The first time I ever made buttermilk biscuits, I wanted to impress someone who I thought was kind of special. Why I decided to try when I had no idea how to make buttermilk biscuits is beyond me.
I mixed the ingredients and rolled out the dough, anxious about how thick or thin to make the biscuits. Imagine my surprise when I opened to oven to find flat, cracker-looking biscuits!
Can you imagine? A southern-born and bred girl who could not make buttermilk biscuits. I was not deterred and labeled them as a new recipe that I called “Biscuit Flats.” It is a day forever etched in my mind. So embarrassing!
A lot has changed since that day 15 years ago, and I am proud to say that I have earned my Southerners badge for mastering perfect buttermilk biscuits.
- Use real buttermilk. Souring milk with vinegar just will not have the same texture.
- Do not over-stir your batter. Just mix until moistened. The dough will be very wet.
- Fold the dough and fold some more. I think I fold my dough about ten times. Each time you fold and gently pat down, you add a layer of air to make those beautiful buttermilk biscuits rise.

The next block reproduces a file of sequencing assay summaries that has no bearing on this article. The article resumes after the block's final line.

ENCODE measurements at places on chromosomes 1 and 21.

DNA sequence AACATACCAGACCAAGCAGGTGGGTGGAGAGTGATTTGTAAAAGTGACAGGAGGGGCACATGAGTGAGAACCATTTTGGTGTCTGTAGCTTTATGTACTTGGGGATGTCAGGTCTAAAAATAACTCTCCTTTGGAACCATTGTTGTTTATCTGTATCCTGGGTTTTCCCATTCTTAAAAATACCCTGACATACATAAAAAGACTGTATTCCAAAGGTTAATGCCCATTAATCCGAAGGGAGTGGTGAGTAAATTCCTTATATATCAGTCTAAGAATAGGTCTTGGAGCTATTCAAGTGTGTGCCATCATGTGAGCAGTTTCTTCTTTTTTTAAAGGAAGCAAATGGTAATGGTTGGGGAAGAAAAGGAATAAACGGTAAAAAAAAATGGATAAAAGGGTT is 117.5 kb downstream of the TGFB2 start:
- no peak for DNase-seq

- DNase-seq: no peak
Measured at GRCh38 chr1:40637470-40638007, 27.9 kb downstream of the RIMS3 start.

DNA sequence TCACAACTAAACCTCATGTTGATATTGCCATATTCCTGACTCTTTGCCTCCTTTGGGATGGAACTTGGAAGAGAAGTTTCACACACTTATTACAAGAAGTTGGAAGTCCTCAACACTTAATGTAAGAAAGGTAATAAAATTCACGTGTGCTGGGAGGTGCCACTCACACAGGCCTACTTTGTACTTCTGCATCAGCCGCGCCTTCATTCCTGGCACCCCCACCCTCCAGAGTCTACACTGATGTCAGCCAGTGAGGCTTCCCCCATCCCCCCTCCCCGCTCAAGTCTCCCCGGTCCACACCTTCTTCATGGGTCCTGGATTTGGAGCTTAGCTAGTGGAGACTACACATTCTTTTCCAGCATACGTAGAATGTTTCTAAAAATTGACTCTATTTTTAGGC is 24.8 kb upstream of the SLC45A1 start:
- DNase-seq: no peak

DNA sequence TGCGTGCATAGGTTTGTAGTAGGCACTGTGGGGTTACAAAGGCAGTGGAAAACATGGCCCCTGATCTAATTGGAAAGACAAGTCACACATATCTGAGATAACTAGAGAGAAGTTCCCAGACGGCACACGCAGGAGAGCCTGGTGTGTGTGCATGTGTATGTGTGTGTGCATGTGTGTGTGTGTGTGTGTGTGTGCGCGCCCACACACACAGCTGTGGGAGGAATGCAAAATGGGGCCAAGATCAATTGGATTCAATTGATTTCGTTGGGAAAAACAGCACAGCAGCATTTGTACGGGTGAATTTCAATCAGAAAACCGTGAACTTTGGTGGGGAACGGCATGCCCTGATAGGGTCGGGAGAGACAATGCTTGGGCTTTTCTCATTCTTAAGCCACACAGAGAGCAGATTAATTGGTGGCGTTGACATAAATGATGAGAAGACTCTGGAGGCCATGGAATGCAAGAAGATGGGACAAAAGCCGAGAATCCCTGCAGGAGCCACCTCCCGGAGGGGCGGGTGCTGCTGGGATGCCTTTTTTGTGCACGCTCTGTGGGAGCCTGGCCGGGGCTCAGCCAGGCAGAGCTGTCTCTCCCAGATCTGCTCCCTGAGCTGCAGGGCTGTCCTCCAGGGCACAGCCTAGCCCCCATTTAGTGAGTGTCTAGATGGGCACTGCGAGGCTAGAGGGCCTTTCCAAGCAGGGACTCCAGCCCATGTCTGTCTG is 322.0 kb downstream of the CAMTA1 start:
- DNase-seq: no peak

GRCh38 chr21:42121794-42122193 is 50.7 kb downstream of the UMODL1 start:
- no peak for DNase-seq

- 2 cups unbleached all-purpose flour plus more for dusting the counter
- 1/4 teaspoon baking soda
- 1 tablespoon baking powder
- 1 teaspoon salt
- 1 teaspoon sugar
- 6 tablespoons unsalted butter very cold but cubed
- 1 cup buttermilk
- 2 tablespoons melted butter if desired
- Preheat oven to 450 degrees.
- Using a whisk, sift together the flour, baking soda, baking powder, sugar, and salt.
- With your hands or pastry blender (recommended to start to avoid melting the butter), work the butter into the flour mixture until the flour resembled the texture of coarse sand. Use you hand to mix any remaining lumps.
- Create a well in the flour mixture and add the buttermilk. Mix together with a large spoon until moistened. The dough will be very wet and sticky. If not, you may need to add a tablespoon more of buttermilk.
- Turn the dough out onto a well – read WELL – floured surface and dust with additional flour. Work the dough by folding the sides over and turning, patting after each rotation. Add a little flour as needed to keep it from sticking to the counter. Folding is essential to add air between the layers of the biscuit so fold several times until the surface is smooth.
- Pat out to about 1/2 inch thickness. The biscuits can be a little thicker if you desire. Then cut into circles using a biscuit cutter.
- Place on a baking stone or cookie sheet covered with parchment paper.
- Bake for 12 to 15 minutes or until lightly golden on top. Brush with melted butter if desired.
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